This year’s product was also called SPx Finite because every card was serial-numbered; but this would only be the case for one year, so it’s not a substantial shift in the timeline.


1999 SPx #70

The overall design of this other “deep foil” twin is simpler, but the embedded foil element has also become more refined. This year we get a complicated shape, realtexture, and smoother raised elements within the foil logo. They even went so far as to include a little batter silhouette (even for pitchers) beside the SPx logo and a little baseball centered beneath. The deeply-embedded, raised foil logo is fun to run your fingers over, but the rest of the card falls flat design-wise. Where the ’98 design was organic and attractive, the ’99 design is kind of boring apart from the embedded foil bit. Despite this, the inserts are cool and the base parallel is a knockout.


2000 SPx #67

This year’s base design lacks any of the unique elements that have been the hallmark of SPx up to this point. What we have here is essentially a very modern design that’s been bathed in holofoil. They’re not bad-looking cards, but they don’t feel like base cards to me. They have the look of an insert, and the compressed portrait and random arrangement of text feels thrown together (check out the little “SPX” in the bottom right corner that is presumably there just to fill negative space). This one is reasonably cool and rich-looking, but also forgettable in this timeline.

This is where the salad days of the SPx timeline really come to an end for a few years. As you will see the cards that are coming would be more appropriate under the regular SP banner. That is not to say they’re bad cards by any stretch (far from it – some of my favorite designs are coming up soon), but apart from some noticeably modern designs and a bit of foil here and there, they have very little of that old SPx moxy. Maybe grab a cup of coffee.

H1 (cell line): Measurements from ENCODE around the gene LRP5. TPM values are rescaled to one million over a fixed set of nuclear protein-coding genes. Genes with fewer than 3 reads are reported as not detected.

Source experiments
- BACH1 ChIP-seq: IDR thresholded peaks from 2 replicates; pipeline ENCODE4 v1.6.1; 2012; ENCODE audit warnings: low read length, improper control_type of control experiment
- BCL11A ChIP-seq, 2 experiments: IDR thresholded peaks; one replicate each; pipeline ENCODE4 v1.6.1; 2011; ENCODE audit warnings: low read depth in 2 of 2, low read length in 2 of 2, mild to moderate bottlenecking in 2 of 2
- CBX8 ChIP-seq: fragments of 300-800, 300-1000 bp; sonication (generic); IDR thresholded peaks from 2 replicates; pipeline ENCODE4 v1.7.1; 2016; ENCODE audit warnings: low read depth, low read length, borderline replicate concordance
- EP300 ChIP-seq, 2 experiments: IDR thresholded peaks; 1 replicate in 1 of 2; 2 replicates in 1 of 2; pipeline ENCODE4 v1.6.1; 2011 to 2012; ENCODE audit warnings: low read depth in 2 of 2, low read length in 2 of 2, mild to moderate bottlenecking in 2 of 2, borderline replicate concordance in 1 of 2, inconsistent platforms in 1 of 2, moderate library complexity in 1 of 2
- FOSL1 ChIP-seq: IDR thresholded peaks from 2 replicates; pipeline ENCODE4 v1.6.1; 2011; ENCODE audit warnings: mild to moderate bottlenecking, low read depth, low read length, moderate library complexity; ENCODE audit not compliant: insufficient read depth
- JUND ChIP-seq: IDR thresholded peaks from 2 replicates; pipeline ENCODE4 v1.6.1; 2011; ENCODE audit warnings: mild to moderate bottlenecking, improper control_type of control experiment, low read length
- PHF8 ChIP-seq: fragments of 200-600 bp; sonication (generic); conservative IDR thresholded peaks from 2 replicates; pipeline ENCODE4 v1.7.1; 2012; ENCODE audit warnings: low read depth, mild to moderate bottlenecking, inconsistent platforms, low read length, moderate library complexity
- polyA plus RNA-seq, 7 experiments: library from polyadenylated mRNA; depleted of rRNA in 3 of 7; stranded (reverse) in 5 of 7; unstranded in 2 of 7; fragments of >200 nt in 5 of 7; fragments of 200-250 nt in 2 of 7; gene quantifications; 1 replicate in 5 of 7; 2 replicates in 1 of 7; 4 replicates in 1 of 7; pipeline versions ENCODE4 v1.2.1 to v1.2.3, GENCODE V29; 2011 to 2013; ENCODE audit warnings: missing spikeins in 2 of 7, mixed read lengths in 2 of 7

2001 SPx #85

I like this design a lot, though there’s nothing particularly unique about it. They do make great use of contrasting color, and the abstract layout is certainly attractive and modern. Perhaps the most interesting element at work here is the use of both gold and silver foil in the base design which doesn’t happen very often. Apart from that, it’s a lot of lines and boxes and one of the biggest jersey numbers you’ll ever see in a base design. A good-looking card that feels out of place after the wackiness that began the timeline.


2002 SPx #85

This is simultaneously among the most understated and attractive designs in the timeline. It’s nothing like one might expect from an SPx card, but this simple, classy layout with limited team coloration and just a touch of foil makes for a pretty nice set. I’m a big fan of the corner-mounted (albeit a bit random) focal point on the bottom left as well as the contemporary fonts and the ultra-mod logo in the background. The 2002 SPx base design is “less is more” done right.

This set started a trend, too. Going forward, every design but one will incorporate heavy use of black and white with limited team color.


2003 SPx #35

This year Upper Deck combined the horizontal configuration that began the timeline with the black-and-white motif of the previous year. The focal point in this design is an action shot superimposed over a large X that transverses the card vertically. We also get a portrait that is less black-and-white than grey-and-slightly-lighter-gray. Bits of lines, foil, and hatching are spread around the card seemingly at random along with a touch of team color. It’s another “lines for the sake of lines” Upper Deck design, but it’s one that has grown on me. This card is beautifully modern, and would be just as attractive without the holofoil. Plus the inserts and relics look great in this layout.